6. Scoop the dough into 1.5 inch balls. Flatten with the bottom of a measuring cup, and sprinkle sea salt on the top. If you want a rougher look to your cookie, rip pieces from the dough log rather than scooping, and don’t flatten.
  7. Bake at 325* for 10-12 minutes, or until edges are slightly browned.edited_1241edited_1242edited_1219


Homemade Cheez-its

Take a break from holiday sweets and try out this 20 minute recipe!

I was recently talking with a co-worker about the types of food you’re embarrassed to say you love. Now, I’d normally say I have a fairly refined palate, I make an effort to try new foods, and I challenge myself with unique recipes in the kitchen. However the one exception to that rule is cheez-its. Freakin’ cheez-its. I’ve stopped buying them because they’re so mysteriously addictive.

After this conversation I decided to try homemade cheez-its. This way, if I’m eating them as a snack, I can control the ingredients [SALT!] and amount that I make. If anyone from Sunshine Foods is reading this: victory is mine.edited_1086

So, adventures of homemade Cheez-its:


  • 6 oz extra-sharp cheddar cheese, shredded or cut thin
  • 4 oz seriously sharp white cheddar cheese, shredded or cut thin
  • 1/2 stick butter, room temperature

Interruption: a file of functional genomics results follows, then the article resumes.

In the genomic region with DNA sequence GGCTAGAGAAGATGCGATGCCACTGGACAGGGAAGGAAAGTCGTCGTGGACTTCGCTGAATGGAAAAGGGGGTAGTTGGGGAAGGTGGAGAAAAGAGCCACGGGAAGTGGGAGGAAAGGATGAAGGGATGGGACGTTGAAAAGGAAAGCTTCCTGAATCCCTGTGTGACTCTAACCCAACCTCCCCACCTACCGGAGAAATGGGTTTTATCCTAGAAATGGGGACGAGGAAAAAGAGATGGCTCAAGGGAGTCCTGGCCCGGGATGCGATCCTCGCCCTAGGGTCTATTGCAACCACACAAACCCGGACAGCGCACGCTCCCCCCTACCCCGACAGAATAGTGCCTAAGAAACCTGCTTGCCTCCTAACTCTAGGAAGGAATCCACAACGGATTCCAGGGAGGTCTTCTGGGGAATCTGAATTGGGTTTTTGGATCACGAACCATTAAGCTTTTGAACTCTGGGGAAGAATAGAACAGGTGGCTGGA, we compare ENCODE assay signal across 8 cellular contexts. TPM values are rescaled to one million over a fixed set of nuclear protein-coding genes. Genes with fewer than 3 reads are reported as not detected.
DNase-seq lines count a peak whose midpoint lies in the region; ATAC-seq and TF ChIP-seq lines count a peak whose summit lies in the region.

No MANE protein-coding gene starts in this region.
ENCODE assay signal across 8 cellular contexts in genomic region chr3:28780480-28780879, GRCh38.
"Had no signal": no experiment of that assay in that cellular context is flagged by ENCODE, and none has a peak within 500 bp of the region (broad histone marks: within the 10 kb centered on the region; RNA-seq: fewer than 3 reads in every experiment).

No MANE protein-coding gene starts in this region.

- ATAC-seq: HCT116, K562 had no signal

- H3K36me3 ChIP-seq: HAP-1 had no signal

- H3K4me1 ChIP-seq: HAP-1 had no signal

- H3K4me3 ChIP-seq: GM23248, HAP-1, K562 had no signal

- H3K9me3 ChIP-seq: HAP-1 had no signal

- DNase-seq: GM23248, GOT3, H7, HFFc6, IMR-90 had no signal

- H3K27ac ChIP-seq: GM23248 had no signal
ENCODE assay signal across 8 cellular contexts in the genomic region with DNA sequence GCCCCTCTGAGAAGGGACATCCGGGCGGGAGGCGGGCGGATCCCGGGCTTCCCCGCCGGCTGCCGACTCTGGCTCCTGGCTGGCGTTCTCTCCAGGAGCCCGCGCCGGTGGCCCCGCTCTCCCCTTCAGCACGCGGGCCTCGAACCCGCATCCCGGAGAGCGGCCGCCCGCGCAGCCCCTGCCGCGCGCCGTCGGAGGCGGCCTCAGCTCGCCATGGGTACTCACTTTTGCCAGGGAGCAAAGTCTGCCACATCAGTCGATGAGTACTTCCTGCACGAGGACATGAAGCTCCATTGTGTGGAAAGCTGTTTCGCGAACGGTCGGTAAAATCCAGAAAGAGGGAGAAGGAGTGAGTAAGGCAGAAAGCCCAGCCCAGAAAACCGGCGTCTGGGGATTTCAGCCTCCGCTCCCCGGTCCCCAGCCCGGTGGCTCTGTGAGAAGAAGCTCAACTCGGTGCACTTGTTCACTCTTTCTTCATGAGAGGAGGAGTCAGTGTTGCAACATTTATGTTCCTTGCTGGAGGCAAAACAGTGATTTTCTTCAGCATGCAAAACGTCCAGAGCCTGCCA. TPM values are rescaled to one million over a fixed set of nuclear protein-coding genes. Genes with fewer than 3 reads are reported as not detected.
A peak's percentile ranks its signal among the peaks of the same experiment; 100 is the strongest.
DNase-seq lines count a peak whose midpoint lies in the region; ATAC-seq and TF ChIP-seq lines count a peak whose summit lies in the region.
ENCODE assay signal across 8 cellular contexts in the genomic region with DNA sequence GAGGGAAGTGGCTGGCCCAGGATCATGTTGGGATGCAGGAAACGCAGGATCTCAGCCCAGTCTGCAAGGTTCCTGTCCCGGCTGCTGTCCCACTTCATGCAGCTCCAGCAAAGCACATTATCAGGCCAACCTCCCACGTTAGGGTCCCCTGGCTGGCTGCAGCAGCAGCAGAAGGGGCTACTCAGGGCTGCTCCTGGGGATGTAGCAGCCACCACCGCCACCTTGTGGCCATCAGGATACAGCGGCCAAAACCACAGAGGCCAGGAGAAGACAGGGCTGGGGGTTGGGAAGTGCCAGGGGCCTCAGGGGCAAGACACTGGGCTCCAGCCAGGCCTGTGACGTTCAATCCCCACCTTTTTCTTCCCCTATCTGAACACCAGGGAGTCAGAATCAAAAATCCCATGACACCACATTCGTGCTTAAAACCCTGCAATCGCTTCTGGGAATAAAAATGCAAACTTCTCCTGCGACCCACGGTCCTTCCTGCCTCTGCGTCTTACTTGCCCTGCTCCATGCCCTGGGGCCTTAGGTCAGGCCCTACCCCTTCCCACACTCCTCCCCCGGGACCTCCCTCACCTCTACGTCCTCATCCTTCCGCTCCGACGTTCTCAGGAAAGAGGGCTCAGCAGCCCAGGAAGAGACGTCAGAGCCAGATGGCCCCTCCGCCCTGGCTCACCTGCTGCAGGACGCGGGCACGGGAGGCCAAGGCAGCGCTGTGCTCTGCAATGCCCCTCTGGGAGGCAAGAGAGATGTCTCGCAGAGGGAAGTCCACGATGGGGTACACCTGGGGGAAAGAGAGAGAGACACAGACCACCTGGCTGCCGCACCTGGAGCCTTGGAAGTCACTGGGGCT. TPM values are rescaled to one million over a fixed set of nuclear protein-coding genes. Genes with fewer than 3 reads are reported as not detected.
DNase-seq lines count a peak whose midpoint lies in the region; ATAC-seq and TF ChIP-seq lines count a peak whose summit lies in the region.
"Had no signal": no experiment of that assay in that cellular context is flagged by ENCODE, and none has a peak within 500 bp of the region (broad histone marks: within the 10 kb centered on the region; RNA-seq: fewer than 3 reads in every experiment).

• 1 tsp kosher salt, plus more to sprinkle on top
  • 1 cup flour
  • 2 tbsp ice water


1) cut or shred your cheeses


2) Combine cheeses and butter. Beat with paddle attachment.


3) Add salt and flouredited_10794) Slowly add ice wateredited_1080

5_ Combine into a ball. ONE BIG CHEESEBALL!


6) Roll out (thickness doesn’t matter for this step) and refrigerate for an hour.edited_10827) Remove from the fridge and roll out to 1/8 inch edited_1083

8) The fun part! Cut into even squares and use a toothpick, straw, or end of a chopstick to poke a hole in each cracker. Note- the crackers grow, so the hole should look a little bigger than usual. The pastry cutter is not necessary, but definitely gives it the finishing touch to make it look just like the real thing!edited_1084

9) Bake at 350 for 15 minutes. edited_1085